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CDPHP bike-share comes to Scotia

CDPHP bike-share comes to Scotia

Two bike-share locations established in village
CDPHP bike-share comes to Scotia
Regional bike-share bicycles are now available at the Freedom Park docks in Scotia.
Photographer: Stephen Williams/Gazette Reporter

SCOTIA -- The village of Scotia has joined the Capital Region bike-share program.

Mayor Tom Gifford announced that the CDPHP Cycle! bike-share program will provide bikes at the village docks in Freedom Park and at the Village Green at 140 Mohawk Ave. The bikes can be rented at either location through an electronic membership, and ridden in Scotia and Schenectady.

Gifford said obtaining the bike-share spots -- the only two located outside core cities -- has been a two-year effort, starting when he was a village trustee.

"Our Complete Streets program for making the village more friendly for biking and walking will be boosted by the presence of these bikes," Gifford said in an email to village residents.

The regional bike-share program is operated by the Capital District Transportation Authority, with corporate sponsorship from the CDPHP health plan. The system is in its third year in Schenectady, Saratoga Springs, Albany and Troy, and expanded last year into Cohoes.

The Scotia bike racks are different from other locations in the system in that the village provided them, and they are the standard bike-rental racks found in the rest of the system. Even so, the bike-share program will keep the racks supplied with bikes, even if they were dropped off elsewhere. Gifford said Scotia is part of the greater Schenectady area, which has the bike-share program.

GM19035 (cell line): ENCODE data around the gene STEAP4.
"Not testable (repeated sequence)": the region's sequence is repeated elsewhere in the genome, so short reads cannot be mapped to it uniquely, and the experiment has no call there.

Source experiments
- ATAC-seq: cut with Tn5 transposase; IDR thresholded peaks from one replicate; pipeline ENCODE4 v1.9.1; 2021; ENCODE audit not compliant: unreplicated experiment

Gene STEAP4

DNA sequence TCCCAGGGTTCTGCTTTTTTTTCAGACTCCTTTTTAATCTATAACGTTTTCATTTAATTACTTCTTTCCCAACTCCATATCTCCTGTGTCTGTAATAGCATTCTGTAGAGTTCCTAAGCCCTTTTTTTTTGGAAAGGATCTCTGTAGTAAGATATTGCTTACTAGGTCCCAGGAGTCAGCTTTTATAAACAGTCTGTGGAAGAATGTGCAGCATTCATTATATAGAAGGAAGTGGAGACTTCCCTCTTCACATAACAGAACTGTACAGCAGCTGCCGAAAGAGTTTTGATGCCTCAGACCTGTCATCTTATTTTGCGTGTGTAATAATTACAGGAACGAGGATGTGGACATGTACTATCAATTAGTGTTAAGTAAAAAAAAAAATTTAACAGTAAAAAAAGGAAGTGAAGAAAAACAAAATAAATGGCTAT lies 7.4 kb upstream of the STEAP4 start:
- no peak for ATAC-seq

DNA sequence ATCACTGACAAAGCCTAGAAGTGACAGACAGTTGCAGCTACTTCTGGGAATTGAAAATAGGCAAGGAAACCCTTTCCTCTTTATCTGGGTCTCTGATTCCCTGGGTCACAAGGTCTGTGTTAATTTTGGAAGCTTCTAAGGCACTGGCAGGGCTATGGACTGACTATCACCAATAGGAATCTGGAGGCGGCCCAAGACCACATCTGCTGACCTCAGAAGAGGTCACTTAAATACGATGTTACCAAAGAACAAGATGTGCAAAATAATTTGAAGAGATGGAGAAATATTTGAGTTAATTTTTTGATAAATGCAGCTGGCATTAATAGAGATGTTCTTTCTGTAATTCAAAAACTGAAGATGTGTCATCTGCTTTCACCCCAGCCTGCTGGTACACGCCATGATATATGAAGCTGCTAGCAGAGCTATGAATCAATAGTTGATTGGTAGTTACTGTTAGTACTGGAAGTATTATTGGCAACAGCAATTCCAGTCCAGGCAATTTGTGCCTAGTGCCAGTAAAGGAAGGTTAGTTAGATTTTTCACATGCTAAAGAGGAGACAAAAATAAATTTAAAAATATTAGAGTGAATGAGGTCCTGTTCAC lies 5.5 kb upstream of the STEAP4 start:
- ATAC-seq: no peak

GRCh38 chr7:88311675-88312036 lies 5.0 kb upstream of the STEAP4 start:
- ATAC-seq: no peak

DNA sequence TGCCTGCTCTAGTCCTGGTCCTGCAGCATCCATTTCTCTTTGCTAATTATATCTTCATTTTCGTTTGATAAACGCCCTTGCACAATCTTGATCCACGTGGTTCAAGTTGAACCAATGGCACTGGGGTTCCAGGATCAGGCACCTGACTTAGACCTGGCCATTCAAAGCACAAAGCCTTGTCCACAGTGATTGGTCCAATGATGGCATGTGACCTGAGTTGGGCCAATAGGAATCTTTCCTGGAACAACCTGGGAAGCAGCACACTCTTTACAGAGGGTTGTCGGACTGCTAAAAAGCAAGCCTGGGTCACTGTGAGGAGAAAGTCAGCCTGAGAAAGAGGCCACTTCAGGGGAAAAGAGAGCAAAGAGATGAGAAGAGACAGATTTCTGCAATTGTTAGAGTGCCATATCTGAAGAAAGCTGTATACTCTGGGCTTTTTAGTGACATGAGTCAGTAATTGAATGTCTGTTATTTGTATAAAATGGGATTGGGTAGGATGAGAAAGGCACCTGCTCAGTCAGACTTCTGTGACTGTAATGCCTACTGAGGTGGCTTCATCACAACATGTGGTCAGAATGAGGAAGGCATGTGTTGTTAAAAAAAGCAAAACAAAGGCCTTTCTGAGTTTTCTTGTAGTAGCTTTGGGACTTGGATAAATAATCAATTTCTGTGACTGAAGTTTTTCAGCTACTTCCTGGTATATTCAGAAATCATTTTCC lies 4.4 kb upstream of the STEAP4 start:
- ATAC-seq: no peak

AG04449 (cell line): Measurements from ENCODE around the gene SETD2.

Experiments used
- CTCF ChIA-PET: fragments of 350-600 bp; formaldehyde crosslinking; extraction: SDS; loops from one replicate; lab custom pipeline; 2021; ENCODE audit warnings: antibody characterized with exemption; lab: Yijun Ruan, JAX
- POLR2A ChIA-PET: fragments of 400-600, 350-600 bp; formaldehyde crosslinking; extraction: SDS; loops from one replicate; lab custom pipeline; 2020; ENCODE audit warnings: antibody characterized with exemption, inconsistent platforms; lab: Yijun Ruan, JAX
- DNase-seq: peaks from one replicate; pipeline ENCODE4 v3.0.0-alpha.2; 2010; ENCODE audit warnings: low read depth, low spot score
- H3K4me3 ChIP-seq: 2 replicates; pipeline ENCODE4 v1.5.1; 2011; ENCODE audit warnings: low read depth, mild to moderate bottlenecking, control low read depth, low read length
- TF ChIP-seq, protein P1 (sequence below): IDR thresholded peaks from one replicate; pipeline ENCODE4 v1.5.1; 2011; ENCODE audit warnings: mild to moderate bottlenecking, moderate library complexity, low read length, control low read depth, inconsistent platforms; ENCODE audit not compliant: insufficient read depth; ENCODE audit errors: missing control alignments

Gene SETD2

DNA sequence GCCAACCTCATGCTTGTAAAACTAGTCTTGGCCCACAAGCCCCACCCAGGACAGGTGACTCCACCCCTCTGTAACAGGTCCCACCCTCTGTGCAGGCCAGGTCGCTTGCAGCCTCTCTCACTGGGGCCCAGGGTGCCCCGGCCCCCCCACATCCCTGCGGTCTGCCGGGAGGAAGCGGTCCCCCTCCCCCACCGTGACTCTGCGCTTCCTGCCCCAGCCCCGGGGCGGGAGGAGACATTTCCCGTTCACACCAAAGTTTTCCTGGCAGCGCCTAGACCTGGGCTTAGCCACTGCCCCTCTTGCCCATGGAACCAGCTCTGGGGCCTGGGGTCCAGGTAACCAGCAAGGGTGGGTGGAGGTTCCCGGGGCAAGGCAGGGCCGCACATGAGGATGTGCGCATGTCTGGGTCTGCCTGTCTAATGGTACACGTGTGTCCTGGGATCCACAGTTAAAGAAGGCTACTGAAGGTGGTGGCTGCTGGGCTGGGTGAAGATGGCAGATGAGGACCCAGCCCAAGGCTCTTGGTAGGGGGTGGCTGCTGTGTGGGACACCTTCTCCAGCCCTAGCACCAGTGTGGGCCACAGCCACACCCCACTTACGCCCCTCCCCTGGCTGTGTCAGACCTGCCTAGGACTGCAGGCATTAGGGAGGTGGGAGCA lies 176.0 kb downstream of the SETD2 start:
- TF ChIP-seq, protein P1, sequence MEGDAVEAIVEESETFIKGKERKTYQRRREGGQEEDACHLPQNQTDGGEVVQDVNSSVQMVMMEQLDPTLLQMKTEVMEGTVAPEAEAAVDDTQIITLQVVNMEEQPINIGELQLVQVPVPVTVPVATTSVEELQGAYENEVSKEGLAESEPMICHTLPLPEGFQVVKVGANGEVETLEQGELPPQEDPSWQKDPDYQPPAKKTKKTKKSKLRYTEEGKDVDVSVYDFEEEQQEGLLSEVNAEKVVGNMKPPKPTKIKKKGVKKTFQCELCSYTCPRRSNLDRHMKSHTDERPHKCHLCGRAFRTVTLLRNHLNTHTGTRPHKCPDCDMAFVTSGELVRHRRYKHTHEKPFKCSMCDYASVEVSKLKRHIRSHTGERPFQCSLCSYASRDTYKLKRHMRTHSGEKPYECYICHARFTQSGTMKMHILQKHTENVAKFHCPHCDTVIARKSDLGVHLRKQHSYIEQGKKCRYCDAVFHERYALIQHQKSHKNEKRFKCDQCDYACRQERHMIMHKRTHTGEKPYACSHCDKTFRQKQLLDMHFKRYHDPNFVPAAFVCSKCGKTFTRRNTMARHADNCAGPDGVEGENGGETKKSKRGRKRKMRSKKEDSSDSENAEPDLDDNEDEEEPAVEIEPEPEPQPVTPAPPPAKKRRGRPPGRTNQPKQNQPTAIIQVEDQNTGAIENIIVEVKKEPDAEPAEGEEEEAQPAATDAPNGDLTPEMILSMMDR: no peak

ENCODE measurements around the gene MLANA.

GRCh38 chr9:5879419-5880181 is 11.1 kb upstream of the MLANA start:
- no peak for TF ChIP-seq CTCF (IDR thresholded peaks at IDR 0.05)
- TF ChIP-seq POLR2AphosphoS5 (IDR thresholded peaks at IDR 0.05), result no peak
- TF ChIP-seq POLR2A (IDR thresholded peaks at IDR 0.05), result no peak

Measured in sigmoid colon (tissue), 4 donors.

"The way I argued it to CDTA is that going back to the trolley days, this has been an extension of the line from Schenectady," Gifford said.

People who want to rent a bike need to register at www.cdphpcycle.com. An account number and PIN number are then entered into the bike's locking system, and the bike can then be ridden at a rate of $5 per hour. Bikes can be returned to any bike-share rack, or locked to a street sign or other permanent fixture within the system's boundaries.

"The businesses are excited about it, they think they may get customers coming in that way," Gifford said. "At docks, it could be rented to people coming in off the water to see the village, or residents may rent them."

Jonathan Scherzer, CDTA's director of marketing, said the two racks are a test to see how much demand there is in Scotia. The bikes are being shifted from elsewhere, but none of the established rental racks is being closed, he said.

"We will use this as a pilot project, starting small at the outset," Scherzer said. "What we're trying to do is test and see whether there's an appetite there in Scotia."

The system has 350 bikes spread among 80 rental stations, and is seeing an overall ridership increase, as it also did last year, Scherzer said.

Gifford said the village is working hard to be more bike-friendly, with plans for a bike trail around Collins Lake and to revitalize the bike trail between the village and Freeman's Bridge Road, which is largely unused due to its deterioration.

Reach Gazette reporter Stephen Williams at 518-395-3086, [email protected] or @gazettesteve on Twitter.

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